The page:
Mauritius president says to quit, re-enter politics
PORT LOUIS (Reuters) - Mauritian President Anerood Jugnauth said on Friday he would step down from his ceremonial position and return to party politics to challenge current Prime Minister Navinchndra Ramgoolam and his governing coalition.
Jugnauth said his resignation was effective Saturday, and it could rock the usually placid political arena in one of Africa's most stable democracies. Ramgoolam's coalition has accused Jugnauth of meddling in the running of the Indian Ocean island.
"I have said that if the country needed me I wouldn't hesitate to leave the State House and to embark on a new fight," Jugnauth said in a statement. "The future is bleak and the country is waiting for a renewal."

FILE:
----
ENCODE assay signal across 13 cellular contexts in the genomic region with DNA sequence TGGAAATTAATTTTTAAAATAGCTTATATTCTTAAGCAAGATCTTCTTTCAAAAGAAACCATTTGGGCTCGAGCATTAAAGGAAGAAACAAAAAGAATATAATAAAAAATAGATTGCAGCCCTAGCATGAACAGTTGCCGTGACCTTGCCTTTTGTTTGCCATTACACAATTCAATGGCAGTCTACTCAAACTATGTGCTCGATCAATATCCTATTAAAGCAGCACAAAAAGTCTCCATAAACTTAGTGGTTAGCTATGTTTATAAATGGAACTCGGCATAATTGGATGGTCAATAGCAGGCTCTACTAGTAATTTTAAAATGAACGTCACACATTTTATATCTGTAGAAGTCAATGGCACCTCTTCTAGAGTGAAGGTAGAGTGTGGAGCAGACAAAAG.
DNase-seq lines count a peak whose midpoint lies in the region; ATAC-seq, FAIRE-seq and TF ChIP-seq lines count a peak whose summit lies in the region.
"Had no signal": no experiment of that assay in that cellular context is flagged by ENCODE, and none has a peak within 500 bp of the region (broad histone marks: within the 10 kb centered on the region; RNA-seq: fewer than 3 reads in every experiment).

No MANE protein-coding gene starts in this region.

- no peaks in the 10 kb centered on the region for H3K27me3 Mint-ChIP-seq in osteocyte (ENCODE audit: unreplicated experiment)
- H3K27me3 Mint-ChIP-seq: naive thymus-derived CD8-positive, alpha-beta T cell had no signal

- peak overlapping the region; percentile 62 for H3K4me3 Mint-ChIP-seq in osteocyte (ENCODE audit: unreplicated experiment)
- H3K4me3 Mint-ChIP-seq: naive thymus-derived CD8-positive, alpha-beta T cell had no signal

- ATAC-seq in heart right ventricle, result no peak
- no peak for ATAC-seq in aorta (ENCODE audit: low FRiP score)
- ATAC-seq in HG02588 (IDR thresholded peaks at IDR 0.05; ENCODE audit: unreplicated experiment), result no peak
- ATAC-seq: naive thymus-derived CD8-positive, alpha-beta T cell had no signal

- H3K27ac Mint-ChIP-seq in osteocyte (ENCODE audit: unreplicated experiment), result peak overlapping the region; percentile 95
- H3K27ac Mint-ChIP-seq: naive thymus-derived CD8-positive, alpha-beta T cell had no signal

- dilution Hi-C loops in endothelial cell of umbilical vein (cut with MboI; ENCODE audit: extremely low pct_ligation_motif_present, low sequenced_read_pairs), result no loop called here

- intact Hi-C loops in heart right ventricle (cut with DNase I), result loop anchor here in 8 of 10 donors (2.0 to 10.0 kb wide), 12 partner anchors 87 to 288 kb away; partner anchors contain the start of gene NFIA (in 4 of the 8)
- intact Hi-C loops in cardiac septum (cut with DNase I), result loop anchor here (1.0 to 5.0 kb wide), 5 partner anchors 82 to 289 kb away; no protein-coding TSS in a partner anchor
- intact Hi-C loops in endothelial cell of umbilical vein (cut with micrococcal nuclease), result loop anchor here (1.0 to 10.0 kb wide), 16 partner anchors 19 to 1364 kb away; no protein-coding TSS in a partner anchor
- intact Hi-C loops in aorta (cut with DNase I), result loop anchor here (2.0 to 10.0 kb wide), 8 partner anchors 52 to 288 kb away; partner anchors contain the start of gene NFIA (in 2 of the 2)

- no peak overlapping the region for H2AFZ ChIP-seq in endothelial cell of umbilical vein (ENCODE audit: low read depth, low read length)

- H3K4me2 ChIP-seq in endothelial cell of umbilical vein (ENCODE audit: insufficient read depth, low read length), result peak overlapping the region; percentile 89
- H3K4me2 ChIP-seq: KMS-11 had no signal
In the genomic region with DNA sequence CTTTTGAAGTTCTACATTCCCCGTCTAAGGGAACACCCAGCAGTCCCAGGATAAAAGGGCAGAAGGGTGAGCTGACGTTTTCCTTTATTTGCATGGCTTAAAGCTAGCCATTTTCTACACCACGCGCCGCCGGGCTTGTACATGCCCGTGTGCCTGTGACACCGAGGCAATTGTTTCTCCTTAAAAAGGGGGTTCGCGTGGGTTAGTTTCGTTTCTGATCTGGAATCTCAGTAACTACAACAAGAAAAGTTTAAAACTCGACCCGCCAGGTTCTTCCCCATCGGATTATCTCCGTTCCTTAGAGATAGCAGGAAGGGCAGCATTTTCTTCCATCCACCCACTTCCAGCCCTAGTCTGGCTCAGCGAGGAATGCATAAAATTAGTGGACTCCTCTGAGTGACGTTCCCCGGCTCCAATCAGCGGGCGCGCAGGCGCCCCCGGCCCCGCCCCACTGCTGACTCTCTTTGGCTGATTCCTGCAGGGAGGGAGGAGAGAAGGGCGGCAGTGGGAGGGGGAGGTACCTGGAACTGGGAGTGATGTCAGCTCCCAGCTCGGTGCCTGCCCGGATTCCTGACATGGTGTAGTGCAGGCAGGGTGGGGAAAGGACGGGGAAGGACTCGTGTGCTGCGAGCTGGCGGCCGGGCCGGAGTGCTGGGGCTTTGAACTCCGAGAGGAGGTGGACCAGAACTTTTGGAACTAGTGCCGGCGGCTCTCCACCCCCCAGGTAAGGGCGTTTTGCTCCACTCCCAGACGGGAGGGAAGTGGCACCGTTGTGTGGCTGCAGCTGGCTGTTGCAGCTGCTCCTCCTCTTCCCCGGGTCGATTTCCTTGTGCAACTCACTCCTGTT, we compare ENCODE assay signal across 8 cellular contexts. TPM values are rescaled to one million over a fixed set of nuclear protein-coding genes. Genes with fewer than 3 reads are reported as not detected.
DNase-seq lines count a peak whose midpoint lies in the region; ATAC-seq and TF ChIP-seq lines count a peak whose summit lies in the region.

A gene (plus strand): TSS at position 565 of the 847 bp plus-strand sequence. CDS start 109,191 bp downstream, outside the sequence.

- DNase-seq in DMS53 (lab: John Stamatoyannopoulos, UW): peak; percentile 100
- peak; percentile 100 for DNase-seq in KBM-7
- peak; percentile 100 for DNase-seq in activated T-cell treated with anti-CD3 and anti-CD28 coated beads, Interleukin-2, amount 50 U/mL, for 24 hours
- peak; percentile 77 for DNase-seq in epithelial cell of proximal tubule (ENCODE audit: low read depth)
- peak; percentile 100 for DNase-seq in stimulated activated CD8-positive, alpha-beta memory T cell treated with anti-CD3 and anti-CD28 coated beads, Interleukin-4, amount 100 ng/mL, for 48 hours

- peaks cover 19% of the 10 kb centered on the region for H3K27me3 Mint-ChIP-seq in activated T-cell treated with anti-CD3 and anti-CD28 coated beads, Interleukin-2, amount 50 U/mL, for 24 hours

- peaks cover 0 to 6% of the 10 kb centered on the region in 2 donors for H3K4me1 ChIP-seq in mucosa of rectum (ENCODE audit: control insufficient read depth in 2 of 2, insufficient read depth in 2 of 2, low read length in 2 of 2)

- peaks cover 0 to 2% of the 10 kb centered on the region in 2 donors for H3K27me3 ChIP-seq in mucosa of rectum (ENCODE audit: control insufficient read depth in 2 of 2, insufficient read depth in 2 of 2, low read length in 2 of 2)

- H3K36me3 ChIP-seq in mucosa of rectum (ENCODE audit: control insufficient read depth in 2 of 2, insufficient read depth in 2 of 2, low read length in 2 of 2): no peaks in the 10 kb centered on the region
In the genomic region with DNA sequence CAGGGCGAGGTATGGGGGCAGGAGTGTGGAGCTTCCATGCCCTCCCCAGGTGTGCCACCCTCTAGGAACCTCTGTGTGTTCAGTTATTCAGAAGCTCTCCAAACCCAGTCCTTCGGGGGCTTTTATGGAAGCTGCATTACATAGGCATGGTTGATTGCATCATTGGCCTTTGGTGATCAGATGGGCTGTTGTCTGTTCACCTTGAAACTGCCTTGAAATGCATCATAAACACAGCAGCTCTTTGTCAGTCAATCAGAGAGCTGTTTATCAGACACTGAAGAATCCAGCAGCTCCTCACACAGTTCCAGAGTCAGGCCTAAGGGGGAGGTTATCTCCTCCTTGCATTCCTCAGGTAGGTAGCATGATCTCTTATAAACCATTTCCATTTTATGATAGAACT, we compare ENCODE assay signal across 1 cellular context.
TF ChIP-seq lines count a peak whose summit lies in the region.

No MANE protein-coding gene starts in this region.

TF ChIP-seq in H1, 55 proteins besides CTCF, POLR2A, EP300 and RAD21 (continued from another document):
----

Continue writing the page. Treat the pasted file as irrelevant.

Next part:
Jugnauth is a political dinosaur in Mauritian public life now mandated to serve as a ceremonial figurehead. His return to party politics has stoked expectations of a political showdown with the coalition.
While the row over his alleged interference in governance has so far left markets in the prosperous economy unscathed, a prolonged spat risks unsettling investors at a time economic growth is already slowing due mainly to external shocks.
(Reporting by Jean Paul Arouff; Writing by James Macharia; Editing by Mark Heinrich)
- Tweet this
- Share this
- Digg this
- Rupee hits 7-month high as custodian banks sell dollars
- UPDATE 2-Pizza chain Sbarro files for bankruptcy protection
- Ten countries scour sea for Malaysia jet lost in "unprecedented mystery"
- U.S. top court declines to hear 'I (heart sign) boobies' case
- REFILE-UPDATE 1-China urges Malaysia to speed up plane search
The disappearance of a Malaysia airliner about an hour into a flight to Beijing is an "unprecedented mystery", the civil aviation chief said on Monday, as a massive air and sea search now in its third day failed to find any trace of the plane or 239 people on board. Article